July 4th, 2005


Tempel 1

I've spent the last hour or so online, looking at the astounding images from Deep Impact's collision with comet Tempel 1. After a journey of 172 days and 431 million kilometers (268 million miles), the little probe has successfully reached its destination, and many of the questions that mankind has spent millennia asking about the nature of cometary bodies — and perhaps the origins of life — will now be answered. Science has caught a falling star, so to speak. Comet Tempel 1 was discovered in 1867 by Ernst Tempel. The comet has made many passages through the inner solar system, orbiting the Sun every 5.5 years. It has a mass of 370-kg (~820-lbs), and is traveling at 23,000 mph. Here's a shot taken from the flyby spacecraft at or near the moment that the Deep Impact "smart impactor" made contact with the surface of the comet:

For my part, I'm entering into the peculiar depression that usually catches me immediately after I've "completed" something. Yesterday, I wrote 1,256 words and finished Chapter Six of Daughter of Hounds (it has a total length of 11,846 words, shorter than Chapter Five). I'm so tired that I couldn't possibly write anything else today or tomorrow, or probably the day after, but my imagination is still in overdrive. My mind is still grinding away, regardless of the fact that I'm having trouble focusing my eyes on the screen. I went to sleep shortly after midnight, very early for me, and awoke about 7:30 from various nightmares, and was unable to get to sleep again. But Chapter Six is done. At least Chapter Six is done.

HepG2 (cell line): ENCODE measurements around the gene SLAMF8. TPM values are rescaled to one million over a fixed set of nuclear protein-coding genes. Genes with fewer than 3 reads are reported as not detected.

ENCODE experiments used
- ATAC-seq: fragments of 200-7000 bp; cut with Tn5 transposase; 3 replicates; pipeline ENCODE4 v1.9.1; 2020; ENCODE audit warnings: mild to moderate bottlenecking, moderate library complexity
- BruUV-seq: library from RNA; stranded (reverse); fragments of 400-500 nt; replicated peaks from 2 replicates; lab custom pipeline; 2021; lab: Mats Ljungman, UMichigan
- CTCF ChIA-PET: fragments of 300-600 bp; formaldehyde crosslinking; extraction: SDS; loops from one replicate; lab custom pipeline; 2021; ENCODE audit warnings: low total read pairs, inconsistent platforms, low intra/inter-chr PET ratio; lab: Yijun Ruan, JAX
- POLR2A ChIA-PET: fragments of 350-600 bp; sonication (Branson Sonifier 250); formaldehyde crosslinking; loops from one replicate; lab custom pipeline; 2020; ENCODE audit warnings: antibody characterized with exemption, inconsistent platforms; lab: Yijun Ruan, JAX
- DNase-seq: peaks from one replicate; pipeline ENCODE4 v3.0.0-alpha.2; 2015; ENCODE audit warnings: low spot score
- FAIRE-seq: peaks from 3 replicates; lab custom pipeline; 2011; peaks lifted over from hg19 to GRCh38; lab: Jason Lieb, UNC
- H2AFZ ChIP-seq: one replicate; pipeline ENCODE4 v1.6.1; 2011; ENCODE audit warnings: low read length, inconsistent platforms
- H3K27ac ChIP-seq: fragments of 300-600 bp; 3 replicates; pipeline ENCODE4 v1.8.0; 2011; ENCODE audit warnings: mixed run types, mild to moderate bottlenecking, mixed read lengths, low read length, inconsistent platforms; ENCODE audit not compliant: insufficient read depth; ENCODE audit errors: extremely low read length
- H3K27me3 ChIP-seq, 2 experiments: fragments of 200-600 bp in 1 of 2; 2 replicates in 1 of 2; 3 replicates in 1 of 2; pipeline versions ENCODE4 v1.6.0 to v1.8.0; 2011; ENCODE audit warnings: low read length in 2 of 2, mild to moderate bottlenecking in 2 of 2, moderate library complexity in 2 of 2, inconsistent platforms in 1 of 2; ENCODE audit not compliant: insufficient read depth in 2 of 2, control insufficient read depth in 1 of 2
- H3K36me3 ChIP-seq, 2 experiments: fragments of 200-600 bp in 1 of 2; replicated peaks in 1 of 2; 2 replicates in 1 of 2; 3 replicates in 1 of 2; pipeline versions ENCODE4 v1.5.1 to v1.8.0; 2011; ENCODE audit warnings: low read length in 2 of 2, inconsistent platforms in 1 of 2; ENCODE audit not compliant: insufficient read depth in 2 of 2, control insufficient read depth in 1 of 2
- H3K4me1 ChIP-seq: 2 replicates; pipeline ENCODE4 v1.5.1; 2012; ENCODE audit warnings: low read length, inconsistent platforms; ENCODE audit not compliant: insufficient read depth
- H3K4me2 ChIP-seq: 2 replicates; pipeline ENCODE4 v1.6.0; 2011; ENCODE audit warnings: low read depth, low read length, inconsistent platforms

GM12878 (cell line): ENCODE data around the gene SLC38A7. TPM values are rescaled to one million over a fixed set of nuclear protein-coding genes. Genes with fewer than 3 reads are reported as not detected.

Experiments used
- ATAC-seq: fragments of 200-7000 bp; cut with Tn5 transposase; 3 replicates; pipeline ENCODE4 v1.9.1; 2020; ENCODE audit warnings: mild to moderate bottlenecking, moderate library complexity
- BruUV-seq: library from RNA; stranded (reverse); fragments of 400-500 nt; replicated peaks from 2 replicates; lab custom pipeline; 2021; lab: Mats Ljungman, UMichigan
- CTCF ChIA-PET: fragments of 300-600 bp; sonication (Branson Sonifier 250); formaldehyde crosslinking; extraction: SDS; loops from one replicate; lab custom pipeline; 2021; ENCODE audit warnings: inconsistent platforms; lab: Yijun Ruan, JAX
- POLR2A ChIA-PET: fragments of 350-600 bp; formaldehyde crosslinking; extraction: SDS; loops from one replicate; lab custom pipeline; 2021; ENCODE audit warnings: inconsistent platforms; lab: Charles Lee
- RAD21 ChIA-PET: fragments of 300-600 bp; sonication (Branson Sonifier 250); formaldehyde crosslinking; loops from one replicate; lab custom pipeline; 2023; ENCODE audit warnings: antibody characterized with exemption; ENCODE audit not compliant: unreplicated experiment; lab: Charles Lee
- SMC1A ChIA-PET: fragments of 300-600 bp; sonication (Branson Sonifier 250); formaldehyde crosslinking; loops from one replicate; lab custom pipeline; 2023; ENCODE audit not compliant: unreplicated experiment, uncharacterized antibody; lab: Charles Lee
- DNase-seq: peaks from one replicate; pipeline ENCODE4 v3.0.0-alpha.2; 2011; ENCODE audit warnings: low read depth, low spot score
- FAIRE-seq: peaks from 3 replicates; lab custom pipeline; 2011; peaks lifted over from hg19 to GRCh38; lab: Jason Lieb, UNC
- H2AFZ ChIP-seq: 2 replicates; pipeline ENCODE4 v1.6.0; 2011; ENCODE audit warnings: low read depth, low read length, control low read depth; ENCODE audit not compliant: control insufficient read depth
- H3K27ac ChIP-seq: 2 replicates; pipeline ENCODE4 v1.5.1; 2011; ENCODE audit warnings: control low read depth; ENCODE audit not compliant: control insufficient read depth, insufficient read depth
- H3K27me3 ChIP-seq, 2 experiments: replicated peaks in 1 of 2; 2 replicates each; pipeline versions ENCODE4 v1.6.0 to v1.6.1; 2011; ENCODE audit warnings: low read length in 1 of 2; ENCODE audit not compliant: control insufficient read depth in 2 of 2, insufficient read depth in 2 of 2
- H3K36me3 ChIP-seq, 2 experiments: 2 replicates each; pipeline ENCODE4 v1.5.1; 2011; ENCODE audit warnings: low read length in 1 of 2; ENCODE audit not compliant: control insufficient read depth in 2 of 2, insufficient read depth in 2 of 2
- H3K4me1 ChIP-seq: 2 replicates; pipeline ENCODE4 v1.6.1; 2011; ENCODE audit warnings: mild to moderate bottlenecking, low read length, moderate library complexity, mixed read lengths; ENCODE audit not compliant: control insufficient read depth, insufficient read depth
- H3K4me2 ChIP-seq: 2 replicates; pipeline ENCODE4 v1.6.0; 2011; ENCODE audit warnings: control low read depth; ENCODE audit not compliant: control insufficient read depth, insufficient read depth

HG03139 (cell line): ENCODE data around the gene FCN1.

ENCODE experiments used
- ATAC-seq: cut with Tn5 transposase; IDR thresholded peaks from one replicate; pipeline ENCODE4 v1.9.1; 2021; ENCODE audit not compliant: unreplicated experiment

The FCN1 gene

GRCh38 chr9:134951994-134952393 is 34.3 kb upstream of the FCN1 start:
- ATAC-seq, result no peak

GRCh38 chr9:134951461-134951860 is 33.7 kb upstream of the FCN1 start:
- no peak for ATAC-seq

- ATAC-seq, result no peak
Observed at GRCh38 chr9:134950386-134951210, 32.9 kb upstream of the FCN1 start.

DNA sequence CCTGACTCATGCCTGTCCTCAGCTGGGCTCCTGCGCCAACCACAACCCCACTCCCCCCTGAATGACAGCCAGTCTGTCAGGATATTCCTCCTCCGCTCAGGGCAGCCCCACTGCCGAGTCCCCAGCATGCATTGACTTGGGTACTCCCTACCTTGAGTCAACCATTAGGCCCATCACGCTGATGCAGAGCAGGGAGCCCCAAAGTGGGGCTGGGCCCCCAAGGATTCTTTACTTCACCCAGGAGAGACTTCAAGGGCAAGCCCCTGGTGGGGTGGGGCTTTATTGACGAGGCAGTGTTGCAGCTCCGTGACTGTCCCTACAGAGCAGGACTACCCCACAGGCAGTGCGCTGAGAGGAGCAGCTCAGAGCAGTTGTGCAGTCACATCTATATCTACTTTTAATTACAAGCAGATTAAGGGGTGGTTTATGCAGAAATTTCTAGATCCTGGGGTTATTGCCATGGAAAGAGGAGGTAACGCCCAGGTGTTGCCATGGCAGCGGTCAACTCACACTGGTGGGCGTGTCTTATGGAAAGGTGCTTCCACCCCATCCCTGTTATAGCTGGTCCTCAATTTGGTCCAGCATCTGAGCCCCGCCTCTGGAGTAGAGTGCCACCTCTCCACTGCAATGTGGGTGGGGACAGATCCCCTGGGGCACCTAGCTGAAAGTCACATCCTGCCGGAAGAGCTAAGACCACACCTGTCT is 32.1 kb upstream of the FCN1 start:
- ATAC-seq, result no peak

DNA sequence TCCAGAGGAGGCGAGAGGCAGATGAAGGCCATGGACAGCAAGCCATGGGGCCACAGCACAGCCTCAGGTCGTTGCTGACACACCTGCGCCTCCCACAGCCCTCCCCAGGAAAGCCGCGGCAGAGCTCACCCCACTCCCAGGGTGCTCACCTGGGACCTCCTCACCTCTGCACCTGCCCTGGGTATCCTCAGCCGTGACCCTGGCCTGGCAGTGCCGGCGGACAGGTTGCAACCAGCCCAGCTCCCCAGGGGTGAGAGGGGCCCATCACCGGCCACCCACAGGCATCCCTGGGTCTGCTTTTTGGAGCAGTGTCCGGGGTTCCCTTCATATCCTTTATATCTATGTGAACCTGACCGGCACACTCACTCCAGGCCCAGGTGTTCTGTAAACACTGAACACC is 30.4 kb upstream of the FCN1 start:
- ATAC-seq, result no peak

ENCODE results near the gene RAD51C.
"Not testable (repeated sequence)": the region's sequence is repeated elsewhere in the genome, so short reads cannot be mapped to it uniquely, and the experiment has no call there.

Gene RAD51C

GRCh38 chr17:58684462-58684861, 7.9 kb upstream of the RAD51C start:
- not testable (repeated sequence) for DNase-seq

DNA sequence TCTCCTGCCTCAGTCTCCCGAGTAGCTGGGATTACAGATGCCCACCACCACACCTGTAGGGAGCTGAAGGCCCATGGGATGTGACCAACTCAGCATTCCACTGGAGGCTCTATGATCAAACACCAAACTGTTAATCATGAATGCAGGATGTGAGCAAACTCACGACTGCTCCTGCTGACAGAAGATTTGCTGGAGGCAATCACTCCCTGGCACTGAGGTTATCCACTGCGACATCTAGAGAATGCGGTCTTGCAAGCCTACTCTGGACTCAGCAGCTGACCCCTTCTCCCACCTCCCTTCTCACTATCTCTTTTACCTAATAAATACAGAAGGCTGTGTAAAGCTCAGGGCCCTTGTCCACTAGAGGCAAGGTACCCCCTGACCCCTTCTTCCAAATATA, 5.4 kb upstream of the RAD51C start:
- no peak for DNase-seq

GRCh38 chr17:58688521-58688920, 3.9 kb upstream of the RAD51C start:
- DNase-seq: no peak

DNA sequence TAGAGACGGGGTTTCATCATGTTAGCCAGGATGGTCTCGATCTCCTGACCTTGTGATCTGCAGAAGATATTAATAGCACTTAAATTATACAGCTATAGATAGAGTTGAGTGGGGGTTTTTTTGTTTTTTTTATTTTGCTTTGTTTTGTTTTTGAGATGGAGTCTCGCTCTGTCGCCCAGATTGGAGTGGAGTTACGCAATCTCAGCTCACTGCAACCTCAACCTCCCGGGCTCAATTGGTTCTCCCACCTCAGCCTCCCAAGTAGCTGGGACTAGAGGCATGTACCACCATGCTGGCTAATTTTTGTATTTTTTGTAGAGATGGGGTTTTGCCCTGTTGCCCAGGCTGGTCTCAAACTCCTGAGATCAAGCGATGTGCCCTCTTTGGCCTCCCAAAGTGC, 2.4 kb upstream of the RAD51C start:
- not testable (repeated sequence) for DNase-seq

About that Amazon.com "review," "Failure of Genre-Switching," I want to make certain that I'm clear on a number of points. I'm not objecting to the fact that reader was unhappy with the novel. Having written Murder of Angels, I've done my part, and I can only ask that it be read. Whether or not people enjoy reading it, that's an issue entirely divorced from my work as an author (except, perhaps, as regards the impact of sales upon my future work and, of course, the emotional impact of negative "reviews" and reviews). You will like the book, or you will not. What I was objecting to was 1) the claim that MoA switches genre relative to Silk, 2) that a well-written work of fantasy requires of the author the sort of decades-long devotion lavished on Middle-Earth by Tolkien, 3) that I'm a "horror" writer, and 4) that Silk (wherein we first glimpse the hemispherical world of MoA) is a "horror" novel. None of these things are true, and I know that because I wrote these books, and that's what I was saying yesterday. I suspect this reader (who has chosen anonymity) was mostly disappointed that MoA wasn't Silk II, which it was emphatically not meant to be. That is, he or she simply wanted more of what I did in Silk and so wasn't particularly interested in what I did in MoA.

We didn't have Thai last night, because after the writing I was too tired to bother getting dressed for a real restaurant, so we had fiery Indian take-away, instead.
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